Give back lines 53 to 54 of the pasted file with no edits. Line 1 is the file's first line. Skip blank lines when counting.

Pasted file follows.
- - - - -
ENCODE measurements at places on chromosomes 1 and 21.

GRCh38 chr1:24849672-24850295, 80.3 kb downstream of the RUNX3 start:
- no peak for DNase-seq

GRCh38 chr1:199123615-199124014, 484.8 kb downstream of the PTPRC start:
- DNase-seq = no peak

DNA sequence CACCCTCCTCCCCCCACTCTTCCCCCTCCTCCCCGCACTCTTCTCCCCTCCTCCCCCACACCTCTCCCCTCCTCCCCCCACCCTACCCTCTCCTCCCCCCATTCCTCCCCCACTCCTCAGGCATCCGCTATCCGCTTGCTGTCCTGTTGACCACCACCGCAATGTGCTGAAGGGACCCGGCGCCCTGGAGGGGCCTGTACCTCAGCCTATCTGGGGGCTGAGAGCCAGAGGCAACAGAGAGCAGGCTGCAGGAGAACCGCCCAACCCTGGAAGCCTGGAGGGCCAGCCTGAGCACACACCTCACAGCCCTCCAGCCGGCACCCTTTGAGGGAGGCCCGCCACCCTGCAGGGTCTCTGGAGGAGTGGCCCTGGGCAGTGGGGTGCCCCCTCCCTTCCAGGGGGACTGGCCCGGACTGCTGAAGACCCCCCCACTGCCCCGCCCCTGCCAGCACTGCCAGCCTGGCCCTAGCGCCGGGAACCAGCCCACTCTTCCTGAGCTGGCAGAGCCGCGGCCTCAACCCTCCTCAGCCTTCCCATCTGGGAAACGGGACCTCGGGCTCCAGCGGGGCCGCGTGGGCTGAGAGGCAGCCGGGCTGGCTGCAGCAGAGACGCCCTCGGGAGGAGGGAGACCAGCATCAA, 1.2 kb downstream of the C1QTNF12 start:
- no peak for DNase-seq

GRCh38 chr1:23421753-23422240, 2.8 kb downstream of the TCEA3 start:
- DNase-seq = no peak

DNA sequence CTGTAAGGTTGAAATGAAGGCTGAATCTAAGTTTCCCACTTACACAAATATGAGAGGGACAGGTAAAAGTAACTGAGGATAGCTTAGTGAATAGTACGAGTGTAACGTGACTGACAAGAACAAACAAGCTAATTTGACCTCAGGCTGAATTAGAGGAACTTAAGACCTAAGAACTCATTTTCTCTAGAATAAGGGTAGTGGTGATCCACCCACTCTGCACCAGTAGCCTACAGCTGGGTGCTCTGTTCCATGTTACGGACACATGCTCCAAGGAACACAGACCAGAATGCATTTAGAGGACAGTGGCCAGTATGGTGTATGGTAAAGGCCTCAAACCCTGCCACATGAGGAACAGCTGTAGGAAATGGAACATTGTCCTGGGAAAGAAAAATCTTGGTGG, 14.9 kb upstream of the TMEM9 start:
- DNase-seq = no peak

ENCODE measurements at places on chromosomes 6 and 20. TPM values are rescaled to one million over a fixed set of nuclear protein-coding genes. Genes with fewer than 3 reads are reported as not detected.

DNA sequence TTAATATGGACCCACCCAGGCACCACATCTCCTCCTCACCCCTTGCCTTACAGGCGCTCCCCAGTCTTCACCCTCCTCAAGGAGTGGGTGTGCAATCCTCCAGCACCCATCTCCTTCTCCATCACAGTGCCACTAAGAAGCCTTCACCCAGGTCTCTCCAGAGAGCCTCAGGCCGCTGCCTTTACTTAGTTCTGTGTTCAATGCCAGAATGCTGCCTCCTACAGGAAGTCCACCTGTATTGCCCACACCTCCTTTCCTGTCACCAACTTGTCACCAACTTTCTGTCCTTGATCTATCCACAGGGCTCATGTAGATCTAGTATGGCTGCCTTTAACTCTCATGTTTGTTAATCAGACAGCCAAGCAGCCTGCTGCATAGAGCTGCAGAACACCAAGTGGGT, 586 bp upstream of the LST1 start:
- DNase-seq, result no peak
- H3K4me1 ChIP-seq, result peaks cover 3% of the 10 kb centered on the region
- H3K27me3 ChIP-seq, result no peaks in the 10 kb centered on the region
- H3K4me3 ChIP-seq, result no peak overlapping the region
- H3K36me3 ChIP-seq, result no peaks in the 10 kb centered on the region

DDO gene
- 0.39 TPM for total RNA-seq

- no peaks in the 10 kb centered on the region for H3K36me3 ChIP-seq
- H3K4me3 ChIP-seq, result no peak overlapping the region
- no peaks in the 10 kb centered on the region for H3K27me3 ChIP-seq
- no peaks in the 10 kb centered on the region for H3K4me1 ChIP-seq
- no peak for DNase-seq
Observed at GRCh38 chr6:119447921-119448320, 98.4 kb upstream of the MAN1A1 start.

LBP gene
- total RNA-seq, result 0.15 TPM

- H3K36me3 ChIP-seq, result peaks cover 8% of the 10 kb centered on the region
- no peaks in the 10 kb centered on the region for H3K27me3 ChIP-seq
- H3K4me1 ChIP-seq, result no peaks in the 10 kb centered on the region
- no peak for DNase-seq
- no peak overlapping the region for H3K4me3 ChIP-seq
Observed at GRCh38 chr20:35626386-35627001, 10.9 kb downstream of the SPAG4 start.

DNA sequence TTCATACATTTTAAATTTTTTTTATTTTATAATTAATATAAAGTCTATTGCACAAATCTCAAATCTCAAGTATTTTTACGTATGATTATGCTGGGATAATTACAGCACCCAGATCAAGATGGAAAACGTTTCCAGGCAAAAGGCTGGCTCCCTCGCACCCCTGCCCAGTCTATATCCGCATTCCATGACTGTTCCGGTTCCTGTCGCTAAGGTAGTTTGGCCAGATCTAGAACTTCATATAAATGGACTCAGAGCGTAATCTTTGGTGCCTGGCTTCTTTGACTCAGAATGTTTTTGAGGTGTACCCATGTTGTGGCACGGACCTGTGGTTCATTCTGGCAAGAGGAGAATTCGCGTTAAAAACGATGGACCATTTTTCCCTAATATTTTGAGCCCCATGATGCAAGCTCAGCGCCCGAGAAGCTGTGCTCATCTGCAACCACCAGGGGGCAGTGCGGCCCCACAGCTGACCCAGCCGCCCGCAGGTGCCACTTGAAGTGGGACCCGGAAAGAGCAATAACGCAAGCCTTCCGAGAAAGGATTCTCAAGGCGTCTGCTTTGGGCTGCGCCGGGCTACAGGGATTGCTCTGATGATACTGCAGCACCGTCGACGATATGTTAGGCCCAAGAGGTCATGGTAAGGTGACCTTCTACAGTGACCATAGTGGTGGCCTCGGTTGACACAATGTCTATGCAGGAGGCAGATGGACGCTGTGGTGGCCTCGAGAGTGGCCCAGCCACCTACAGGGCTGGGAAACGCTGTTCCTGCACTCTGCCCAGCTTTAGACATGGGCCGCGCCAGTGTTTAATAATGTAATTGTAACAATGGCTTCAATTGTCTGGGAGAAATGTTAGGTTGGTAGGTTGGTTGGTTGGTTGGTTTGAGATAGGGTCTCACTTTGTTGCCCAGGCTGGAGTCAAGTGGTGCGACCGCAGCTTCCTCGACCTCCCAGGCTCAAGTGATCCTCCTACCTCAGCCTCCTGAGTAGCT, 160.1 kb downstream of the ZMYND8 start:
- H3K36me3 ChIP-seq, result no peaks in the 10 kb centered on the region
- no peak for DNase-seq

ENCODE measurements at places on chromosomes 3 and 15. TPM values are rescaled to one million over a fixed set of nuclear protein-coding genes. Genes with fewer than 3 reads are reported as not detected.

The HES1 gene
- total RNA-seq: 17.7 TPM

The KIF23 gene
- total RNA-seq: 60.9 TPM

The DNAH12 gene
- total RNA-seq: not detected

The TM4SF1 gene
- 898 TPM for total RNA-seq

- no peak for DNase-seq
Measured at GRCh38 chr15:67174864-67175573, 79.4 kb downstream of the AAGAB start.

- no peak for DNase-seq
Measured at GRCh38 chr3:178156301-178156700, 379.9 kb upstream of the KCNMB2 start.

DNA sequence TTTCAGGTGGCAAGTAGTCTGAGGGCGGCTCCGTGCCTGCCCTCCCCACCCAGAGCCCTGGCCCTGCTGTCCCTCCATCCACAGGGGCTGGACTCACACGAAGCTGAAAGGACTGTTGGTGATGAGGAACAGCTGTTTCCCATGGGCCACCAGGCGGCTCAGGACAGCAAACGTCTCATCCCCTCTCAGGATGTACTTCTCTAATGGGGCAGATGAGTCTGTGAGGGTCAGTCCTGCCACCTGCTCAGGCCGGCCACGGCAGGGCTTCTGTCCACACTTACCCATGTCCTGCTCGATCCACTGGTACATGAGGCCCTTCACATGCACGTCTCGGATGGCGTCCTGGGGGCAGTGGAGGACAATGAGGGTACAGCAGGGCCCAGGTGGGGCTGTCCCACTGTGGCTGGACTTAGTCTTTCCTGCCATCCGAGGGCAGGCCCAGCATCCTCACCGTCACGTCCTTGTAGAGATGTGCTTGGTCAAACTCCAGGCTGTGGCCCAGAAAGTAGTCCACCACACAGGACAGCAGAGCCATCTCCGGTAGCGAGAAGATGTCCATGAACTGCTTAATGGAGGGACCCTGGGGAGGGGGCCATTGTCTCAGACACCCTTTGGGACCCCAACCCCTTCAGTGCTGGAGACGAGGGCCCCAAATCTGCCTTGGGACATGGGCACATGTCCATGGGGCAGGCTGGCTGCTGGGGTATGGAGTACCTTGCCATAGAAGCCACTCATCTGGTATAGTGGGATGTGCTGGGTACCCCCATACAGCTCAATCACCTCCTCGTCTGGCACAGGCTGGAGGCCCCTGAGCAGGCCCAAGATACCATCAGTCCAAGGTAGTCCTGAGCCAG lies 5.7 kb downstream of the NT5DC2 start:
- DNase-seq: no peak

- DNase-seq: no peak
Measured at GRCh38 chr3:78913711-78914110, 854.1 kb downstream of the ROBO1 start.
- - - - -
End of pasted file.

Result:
- DNase-seq: no peak
Measured at GRCh38 chr3:78913711-78914110, 854.1 kb downstream of the ROBO1 start.